Morphological differences in hatchlings between early-hatched embryos and control embryos, regardless of whether early hatch was induced by chemical alarm cues or mechanical disturbance, showed similar morphological shifts. In both experiments, early hatch was achieved by hatching at an earlier stage of development, as evidenced by shorter body length and relatively underdeveloped dorsal, anal and caudal fins. Thus, our results concur with Kimmel et al. (1995) in that zebrafish have a window of hatchability that allows them to facultatively hatch when embryos detect imminent danger.
Data from the current study showed different hatching times for each iteration of the experiment using the same protocol. There is/are no obvious reason(s) for the variation in hatching times between the two experiments. Extraneous (unmeasured) variables that may influence time to hatch were controlled within each experiment but not between experiments. We also had an unavoidable gap in observation times overnight so that there was no mechanism to distinguish hatches that occurred shortly after the final check of the day and those that hatched just before the first check the following morning. If the peak of hatching events was recorded on one day or the other, mean hours to hatch could appear to shift by the number of hours that differed between our two experiments. Whatever the cause for this variation, the experimental demonstration of the effect of disturbance, either chemical or mechanical, on time to hatch and subsequent swimming performance of hatchlings is unaffected.
The potential for zebrafish embryos to hatch occurs from 48-72 h post fertilization (hpf) at 28.5°C, ranging from the ‘pectoral fin stage’ to the end of the ‘protruding mouth stage’. Kimmel et al. (1995) refer to developing zebrafish as ‘embryos’ until 72 hpf (at 28.5°C) whether they have hatched or not, and embryonic development continues apace whether they have hatched or not because embryos that spontaneously hatch are not more developmentally advanced than ones remaining within the chorion (Kimmel et al., 1995). Timing of exogenous feeding is independent of time of hatching because development continues to be fueled by yolk reserves. During ‘hatching stage’ (48-72 hpf at 28.5°C), zebrafish grow and differentiate their pectoral fins and reinforce them with actinotrichia. This is also when cartilage forms in the head and pectoral fins, the semicircular canals differentiate, circulation and gill tissues develop, and swimming behavior ends in dorsal attitude (Kimmel et al., 1995). Facultative hatching is achieved by proteolytic softening of the chorion (Kim et al., 2004). Body size, fin area and other traits not measured here, such as trunk musculature and skeletal ossification, all contribute to effective escape responses in fish larvae generally (Fuiman and Magurran, 1994; Fuiman et al., 2006; Wisenden et al., 2015; 2016).
Our spawning temperature was cooler, and rearing temperature was warmer, than the standard 28.5°C used by Kimmel et al. (1995); however, the rearing temperature is within the range of temperatures experienced by zebrafish in the natural areas where zebrafish live. The Indian subcontinent and adjacent areas experience temperatures from 16 to 38°C (López-Olmeda and Sánchez-Vázquez, 2011), and because we held all treatment groups in a water bath of constant temperature, our results are attributable to the disturbance cues applied, not temperature.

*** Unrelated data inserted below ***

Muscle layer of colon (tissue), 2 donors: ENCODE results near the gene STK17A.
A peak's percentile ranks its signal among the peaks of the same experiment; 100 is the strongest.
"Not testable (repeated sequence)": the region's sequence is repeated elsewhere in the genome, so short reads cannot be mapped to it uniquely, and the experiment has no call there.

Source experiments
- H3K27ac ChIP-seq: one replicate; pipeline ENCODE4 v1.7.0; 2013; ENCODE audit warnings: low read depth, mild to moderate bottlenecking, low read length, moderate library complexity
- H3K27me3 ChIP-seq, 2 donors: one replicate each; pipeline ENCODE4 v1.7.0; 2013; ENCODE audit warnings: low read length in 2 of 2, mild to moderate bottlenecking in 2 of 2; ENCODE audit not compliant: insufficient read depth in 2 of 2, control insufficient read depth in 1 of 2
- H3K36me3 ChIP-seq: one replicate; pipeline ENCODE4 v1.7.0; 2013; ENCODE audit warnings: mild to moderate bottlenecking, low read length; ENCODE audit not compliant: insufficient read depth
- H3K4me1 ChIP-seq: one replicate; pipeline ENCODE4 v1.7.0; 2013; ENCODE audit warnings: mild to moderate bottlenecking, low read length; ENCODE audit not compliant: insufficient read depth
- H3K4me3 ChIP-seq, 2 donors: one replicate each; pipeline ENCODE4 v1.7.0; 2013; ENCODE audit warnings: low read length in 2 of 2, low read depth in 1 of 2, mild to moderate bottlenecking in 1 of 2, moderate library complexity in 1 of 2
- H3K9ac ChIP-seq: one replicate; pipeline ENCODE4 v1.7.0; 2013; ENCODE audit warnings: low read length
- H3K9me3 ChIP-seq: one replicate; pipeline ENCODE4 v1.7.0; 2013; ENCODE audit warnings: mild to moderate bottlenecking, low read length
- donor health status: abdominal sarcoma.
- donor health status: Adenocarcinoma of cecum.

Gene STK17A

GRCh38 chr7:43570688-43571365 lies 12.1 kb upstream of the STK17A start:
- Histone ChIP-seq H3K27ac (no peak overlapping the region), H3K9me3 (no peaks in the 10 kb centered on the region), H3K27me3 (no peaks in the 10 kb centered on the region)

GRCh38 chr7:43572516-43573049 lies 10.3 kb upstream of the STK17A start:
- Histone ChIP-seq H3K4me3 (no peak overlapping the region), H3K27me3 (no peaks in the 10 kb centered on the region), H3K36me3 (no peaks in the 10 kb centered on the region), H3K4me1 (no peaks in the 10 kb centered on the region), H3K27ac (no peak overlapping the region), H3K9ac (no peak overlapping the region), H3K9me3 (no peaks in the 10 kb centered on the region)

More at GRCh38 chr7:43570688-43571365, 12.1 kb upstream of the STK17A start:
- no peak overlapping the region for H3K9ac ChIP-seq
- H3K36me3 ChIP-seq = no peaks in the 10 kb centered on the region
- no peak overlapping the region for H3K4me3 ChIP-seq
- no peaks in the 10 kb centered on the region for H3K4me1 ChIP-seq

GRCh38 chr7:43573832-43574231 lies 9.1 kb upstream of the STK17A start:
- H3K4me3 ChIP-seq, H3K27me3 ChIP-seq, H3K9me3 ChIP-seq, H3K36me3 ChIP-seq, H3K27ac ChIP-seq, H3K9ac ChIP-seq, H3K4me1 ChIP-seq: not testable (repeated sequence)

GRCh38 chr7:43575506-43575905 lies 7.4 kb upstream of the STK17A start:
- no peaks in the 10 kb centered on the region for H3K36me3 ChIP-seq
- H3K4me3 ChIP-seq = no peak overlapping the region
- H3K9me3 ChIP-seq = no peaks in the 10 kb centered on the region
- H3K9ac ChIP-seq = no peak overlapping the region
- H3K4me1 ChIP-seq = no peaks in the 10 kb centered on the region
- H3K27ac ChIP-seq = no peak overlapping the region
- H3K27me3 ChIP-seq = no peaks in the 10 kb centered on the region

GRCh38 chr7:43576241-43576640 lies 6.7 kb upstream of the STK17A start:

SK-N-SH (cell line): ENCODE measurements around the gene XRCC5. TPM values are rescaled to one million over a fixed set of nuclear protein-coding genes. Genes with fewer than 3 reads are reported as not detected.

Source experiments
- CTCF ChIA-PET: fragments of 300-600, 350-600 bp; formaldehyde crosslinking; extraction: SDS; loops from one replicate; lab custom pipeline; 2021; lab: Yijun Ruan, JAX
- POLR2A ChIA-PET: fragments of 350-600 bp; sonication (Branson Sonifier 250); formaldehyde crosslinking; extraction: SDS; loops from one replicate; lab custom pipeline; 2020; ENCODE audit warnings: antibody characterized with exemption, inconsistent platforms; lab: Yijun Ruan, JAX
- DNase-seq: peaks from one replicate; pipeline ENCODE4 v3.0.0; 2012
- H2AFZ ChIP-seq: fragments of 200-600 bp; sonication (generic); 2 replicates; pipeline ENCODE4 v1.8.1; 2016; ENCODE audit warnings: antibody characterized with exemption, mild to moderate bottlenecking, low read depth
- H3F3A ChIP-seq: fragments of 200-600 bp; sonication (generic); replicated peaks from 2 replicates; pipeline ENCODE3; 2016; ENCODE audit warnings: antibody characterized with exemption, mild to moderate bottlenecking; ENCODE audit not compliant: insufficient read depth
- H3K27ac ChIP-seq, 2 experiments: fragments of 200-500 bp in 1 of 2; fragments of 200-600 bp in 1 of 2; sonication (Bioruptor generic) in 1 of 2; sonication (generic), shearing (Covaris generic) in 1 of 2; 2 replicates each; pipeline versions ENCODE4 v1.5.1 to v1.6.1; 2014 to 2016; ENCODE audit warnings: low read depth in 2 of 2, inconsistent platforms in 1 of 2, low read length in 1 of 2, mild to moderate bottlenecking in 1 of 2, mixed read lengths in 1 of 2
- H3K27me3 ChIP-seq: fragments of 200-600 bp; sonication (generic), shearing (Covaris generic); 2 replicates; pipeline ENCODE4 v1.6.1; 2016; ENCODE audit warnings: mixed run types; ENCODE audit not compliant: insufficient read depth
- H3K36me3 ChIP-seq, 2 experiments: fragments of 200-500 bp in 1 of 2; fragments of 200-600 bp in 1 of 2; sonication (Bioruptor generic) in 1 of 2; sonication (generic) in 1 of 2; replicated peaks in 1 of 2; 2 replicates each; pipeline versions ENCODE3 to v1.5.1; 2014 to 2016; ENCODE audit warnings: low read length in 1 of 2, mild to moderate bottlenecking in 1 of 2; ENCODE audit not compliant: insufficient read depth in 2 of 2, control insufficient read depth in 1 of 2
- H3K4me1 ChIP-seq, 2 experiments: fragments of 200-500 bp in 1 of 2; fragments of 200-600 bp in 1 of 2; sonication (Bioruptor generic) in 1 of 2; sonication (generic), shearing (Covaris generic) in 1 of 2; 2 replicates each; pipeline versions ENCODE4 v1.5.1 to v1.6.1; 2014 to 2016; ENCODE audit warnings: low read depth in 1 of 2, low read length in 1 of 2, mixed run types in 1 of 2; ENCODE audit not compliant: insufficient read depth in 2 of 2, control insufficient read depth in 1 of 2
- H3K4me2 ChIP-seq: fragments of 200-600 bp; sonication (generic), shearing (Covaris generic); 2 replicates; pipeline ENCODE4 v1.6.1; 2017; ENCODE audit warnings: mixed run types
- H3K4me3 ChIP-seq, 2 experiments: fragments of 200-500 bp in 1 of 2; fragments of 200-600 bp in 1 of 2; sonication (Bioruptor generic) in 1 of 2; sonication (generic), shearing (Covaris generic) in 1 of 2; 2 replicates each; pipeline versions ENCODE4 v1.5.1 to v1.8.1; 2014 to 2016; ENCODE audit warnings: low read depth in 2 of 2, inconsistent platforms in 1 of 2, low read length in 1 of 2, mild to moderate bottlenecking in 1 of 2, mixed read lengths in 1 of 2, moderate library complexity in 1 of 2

The evolution of developmental plasticity is an interesting phenomenon in that it occurs when responses are costly, but the benefits occur sporadically over time and space (Warkentin, 2011). Plastic hatching cued to reliable environmental triggers is a sophisticated solution that is superior to polymorphisms or selection toward one morphology or another. Active ingredients in crushed embryos that provide this environmental trigger are not known, nor are the olfactory receptor mechanisms and developmental pathways that are upregulated in response to the switch to early hatching.
Vibrational stimuli that mimic mechanical stimuli of snakes and wasps activate early hatching by red-eyed treefrog tadpoles, whereas mechanical stimuli similar to the mechanical vibrations caused by rain drops, wind or experimental white noise do not (Warkentin, 2005; Caldwell et al., 2009). The duration, frequency and length of intervals between stimuli are important properties that distinguish vibrational stimuli of a snake attack from benign sources of mechanical disturbance (Warkentin, 2005; Warkentin et al., 2006; Caldwell et al., 2009). Specifically, the mechanical stimuli produced by biting and pulling at the egg clutch, done by both snakes and wasps despite their other differences, reliably induce early hatching of tadpole embryos (Caldwell et al., 2009). In the current experiment, the low-level agitation of the incubation container by a small stir bar was not designed to mimic any particular predator species, or mode of predation. Agitation of the substrate where zebrafish embryos develop would occur from general probing behavior of bottom-feeding fishes and invertebrates that likely represent major predators of zebrafish embryos in nature. Spates following a heavy rain event may produce similar agitation of the substrate. Further experimentation to characterize the salient properties of mechanical disturbance that induce early hatching await future experimentation.
These findings open many new avenues for future study because the zebrafish is a model organism for the study of molecular genetics. Environmentally induced hatching in this species provides a convenient model to explore the proximate mechanisms of development and, ultimately, behavioral phenotype of the offspring.
MATERIALS AND METHODS
Research-grade wild-type zebrafish were purchased from a commercial supplier (EkkWill Water Life Resources, Ruskin, FL, USA). Zebrafish were held in 74-l glass aquaria filtered by external hang-on-back power filters, and fed commercial flake food. Aquaria were filled with dechlorinated tap water heated to 24°C, and the lights were set to a 12:12 h light-dark cycle (as per MSUM IACUC protocol 19-R/T-BIO-018-N-Y-C).